We began in the Produce section. While looking at the fresh vegetables, Sen. Watters said “I know I need vegetables, but I’m not sure if I can afford it yet.” I followed him around the store as he tried to make a meal plan for the week, settling for meals like eggs, bread and peanut butter, and pasta and sauce. At one point he was given the choice of feeding his cat or buying fresh vegetables. A compromise had to be made. One day a week of no food for his beloved cat would enable him to purchase broccoli. “Fresh food is too expensive for me.”

We checked out and came up with a total of $36.91. (84 cents under budget)  Senator Watters commented, “At times I just felt desperate. I no longer cared about brands, I only needed to look at prices.” He also recognized that he did not buy some essential items that he would need to purchase eventually, such as sugar, cooking oil, flour and dish soap.

And by the way, several of his purchases today are not allowable under the food stamps benefit: cat food, toothpaste, and shampoo, so they had to be paid for from his minimum wage earnings.

“I don’t know what I would do week after week, it would grind me down. It makes me understand what this is all about.”

As I reflect upon this challenge with Senator Watters, I think, what would families in our state do without these essential assistance programs? Even with the small amount of help that Sen. Watters was receiving during his Minimum Wage Challenge (housing assistance, heating assistance, food stamps, and Medicaid,) he was still not able to have a positive balance of money at the end of the month.

With more than 42,000 children in our state living in poverty, and for whom many of their families are making minimum wage or just above, I know that investing in an increase in minimum wage will give families the basic necessities that they need to grow healthy, productive children, which is an investment in New Hampshire’s future.

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The full Senate will vote on the increase in Minimum Wage on Thursday May 8th. I urge our Senators to stand up for the most vulnerable people in our state, the 15.6% of children living in poverty, and vote Ought to Pass on the Minimum Wage increase, HB1403.

Thank you Senator Watters for having the courage to take the challenge.

MacKenzie

To see what Senator Watters thought about the Minimum Wage Challenge view this YouTube Video.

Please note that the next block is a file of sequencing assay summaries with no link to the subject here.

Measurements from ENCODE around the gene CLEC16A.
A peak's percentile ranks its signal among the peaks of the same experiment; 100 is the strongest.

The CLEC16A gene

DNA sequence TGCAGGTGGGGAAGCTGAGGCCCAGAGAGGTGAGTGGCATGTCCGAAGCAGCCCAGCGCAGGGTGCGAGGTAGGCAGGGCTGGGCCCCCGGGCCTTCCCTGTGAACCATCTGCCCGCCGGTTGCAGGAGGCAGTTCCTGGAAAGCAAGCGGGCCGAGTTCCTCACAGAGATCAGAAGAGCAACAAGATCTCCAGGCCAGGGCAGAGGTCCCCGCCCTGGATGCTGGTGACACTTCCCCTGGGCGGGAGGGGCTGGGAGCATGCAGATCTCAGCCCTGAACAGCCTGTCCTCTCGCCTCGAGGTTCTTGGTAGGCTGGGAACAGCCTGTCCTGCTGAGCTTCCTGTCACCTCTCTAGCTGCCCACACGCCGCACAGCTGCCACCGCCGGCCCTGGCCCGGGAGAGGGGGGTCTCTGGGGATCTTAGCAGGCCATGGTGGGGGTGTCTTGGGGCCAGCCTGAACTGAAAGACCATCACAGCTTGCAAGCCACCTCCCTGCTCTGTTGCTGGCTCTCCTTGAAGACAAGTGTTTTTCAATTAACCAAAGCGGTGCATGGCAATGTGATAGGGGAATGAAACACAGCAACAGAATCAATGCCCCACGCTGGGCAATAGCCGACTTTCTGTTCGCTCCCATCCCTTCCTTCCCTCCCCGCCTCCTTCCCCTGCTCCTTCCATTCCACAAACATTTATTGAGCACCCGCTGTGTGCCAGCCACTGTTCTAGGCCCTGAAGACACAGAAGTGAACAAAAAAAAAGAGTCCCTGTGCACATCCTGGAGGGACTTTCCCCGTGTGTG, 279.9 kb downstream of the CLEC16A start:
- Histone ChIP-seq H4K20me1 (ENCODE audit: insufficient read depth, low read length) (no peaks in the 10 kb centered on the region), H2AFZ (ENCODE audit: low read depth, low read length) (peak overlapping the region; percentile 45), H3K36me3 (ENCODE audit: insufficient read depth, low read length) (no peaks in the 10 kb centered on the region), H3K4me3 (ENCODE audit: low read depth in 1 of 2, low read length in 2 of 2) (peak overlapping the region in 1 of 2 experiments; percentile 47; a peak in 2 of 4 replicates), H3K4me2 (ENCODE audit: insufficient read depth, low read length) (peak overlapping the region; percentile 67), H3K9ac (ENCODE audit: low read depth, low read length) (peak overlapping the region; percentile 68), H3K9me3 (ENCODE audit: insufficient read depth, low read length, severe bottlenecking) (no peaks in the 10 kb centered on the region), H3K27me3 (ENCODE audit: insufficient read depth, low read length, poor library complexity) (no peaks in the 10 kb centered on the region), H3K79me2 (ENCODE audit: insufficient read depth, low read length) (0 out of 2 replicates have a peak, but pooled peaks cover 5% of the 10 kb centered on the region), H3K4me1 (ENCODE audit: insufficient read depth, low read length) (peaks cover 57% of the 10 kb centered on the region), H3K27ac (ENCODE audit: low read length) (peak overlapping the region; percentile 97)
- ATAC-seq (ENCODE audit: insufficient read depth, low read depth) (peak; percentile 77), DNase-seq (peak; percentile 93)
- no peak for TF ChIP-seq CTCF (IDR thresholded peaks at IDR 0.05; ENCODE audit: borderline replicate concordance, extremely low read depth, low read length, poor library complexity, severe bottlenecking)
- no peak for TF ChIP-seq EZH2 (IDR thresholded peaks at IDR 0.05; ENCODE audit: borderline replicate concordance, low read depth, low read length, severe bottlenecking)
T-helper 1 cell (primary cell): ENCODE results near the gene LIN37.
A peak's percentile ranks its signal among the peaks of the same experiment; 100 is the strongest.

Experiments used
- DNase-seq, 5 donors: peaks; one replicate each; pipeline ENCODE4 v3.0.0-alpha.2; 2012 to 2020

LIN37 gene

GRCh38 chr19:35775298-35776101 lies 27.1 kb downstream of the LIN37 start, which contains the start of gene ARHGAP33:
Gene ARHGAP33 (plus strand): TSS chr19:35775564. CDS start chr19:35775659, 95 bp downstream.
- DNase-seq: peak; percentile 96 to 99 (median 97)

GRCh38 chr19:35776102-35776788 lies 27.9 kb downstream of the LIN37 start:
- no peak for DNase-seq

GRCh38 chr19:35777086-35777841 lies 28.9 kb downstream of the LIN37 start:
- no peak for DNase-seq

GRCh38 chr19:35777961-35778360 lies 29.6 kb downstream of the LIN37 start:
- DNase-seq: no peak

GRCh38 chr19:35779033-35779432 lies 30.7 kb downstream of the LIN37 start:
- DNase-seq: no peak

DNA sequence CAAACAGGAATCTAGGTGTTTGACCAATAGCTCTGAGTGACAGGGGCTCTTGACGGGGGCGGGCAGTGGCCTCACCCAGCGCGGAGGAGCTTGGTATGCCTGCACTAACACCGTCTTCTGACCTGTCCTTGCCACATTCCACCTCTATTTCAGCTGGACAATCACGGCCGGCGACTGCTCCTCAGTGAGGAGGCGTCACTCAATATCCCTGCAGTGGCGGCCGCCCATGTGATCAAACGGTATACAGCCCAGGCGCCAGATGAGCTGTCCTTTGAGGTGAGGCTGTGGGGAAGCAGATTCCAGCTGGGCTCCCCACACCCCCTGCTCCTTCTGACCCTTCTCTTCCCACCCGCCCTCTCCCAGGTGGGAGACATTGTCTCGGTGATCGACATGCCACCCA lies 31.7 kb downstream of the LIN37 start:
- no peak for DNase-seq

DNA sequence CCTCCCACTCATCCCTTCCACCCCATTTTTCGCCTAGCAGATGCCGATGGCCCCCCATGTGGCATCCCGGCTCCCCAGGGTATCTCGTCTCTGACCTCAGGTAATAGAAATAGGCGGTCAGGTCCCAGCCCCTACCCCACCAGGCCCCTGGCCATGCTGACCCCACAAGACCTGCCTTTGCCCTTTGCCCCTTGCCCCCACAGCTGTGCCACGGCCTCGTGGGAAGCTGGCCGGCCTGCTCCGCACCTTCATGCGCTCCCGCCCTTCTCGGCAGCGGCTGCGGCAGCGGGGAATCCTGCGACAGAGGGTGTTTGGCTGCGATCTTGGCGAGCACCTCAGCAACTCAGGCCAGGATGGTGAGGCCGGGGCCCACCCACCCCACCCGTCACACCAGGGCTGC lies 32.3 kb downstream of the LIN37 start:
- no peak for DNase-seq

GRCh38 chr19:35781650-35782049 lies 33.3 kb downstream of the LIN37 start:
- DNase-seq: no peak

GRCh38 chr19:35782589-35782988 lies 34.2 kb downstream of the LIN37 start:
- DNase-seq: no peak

Here is what Senator Watters bought with his weekly food allowance of $38.10:

Item Price  Balance
$37.75
10lb bag potatoes $4.99 $32.76
3lb onions $2.89 $29.87
Carrots $1.50 $28.37
1/2 Gallon milk $2.59 $25.78
Eggs $1.89 $23.89
Bread $1.79 $22.10
2lbs Chicken $1.26 $20.84
1/2 lb Cheese $2.78 $18.06
Linguine $1.39 $16.67
Rotini $1.39 $15.28
Canned tomatoes $1.99 $13.29
Cat food $4.50 $8.79
Shampoo $1.49 $7.30
Toothpaste $1.49 $5.81
Peanut butter $2.89 $2.92
Broccoli $2.89 $0.03
$36.91 ended up being the total, so something might have been on sale. $.84 left over from Food Budget

 

 

 

 

 

Senate Finance Committee Opposes Higher Wages for Nearly 76,000 Granite Staters

Minimum Wage 101

CONCORD, NH – The Senate Finance Committee today voted 4 to 2 against legislation that would raise New Hampshire’s minimum wage, which currently rests at the federal rate of $7.25 per hour. HB 1403 would increase the state minimum wage to $8.25 per hour on January 1, 2015 and to $9.00 per hour on January 1, 2016. Beginning January 1, 2017, the bill would make automatic cost-of-living adjustments to account for inflation, based on the Consumer Price Index.

New Hampshire Fiscal Policy Institute Executive Director Jeff McLynch issued the following statement in response:

“With this vote, the Finance Committee has put the Senate on a path to denying nearly 76,000 low-wage workers a modest raise that would ease their daily struggles to afford food, shelter, and other necessities.

Over the last several decades, New Hampshire’s minimum wage has lost 23 percent of its purchasing power. Unless the Senate changes course and approves HB 1403, low-wage workers will fall even further behind as prices for gas, groceries, and clothing continue to climb.

States like Connecticut, Delaware, Minnesota, Maryland and West Virginia have moved forward to strengthen their minimum wages. There’s no reason New Hampshire shouldn’t do the same. It’s time we raise the minimum wage to ensure that everyone — whether it’s a waitress or cashier or the owner of the business where they work — can share in the high quality of life for which New Hampshire is so routinely praised.”

 

4-28-14 AFT-NH Legislative Update: NH Retirement System, Charter Schools, and More

AFT NH Legislative Update

The following bill passed the full House last week and now returns to the Senate, who will decide whether to accept the House’s changes or send it to a Committee of Conference.

SB193: Expanding Access to Oral Health Care in NH. This bill forms a Study Commission that would examine barriers to oral health care for under-served NH residents. We believe this study will help build the case that addressing the dental workforce must be part of any long-term strategy to bridge the gaps in our system of oral care access.